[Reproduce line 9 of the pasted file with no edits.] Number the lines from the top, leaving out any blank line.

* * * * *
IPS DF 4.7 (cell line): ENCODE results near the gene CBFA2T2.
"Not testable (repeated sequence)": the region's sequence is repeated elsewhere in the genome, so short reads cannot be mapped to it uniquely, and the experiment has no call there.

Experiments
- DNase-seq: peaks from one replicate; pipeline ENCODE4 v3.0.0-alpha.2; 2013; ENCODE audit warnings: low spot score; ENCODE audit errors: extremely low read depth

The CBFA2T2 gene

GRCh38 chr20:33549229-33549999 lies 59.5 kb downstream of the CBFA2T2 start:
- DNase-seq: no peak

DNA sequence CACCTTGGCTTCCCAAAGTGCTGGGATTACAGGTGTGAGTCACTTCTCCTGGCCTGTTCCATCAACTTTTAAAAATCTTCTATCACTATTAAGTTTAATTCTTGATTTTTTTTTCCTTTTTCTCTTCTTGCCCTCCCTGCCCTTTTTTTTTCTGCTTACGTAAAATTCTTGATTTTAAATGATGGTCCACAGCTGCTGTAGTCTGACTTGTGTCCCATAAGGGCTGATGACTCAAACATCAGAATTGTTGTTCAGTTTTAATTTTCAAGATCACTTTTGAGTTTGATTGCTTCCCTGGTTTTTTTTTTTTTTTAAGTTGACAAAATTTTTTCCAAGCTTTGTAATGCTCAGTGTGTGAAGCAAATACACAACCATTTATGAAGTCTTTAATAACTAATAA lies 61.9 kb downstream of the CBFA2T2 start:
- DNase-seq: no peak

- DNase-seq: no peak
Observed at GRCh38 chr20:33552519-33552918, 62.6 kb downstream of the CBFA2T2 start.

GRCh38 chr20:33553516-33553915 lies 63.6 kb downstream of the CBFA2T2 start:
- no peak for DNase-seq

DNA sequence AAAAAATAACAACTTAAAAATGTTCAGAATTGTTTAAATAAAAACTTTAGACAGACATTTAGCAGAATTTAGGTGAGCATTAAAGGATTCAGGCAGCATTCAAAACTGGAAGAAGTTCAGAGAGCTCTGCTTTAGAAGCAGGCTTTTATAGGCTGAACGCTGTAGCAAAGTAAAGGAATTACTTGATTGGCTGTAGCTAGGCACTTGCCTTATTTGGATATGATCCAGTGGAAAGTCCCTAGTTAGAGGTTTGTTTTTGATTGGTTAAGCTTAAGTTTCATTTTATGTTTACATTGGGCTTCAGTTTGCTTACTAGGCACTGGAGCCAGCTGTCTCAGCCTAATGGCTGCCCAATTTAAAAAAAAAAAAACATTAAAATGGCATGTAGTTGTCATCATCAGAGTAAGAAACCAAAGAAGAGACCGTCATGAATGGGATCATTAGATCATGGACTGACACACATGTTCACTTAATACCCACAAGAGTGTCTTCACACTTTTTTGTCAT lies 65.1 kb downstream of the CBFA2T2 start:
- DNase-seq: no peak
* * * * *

- DNase-seq: no peak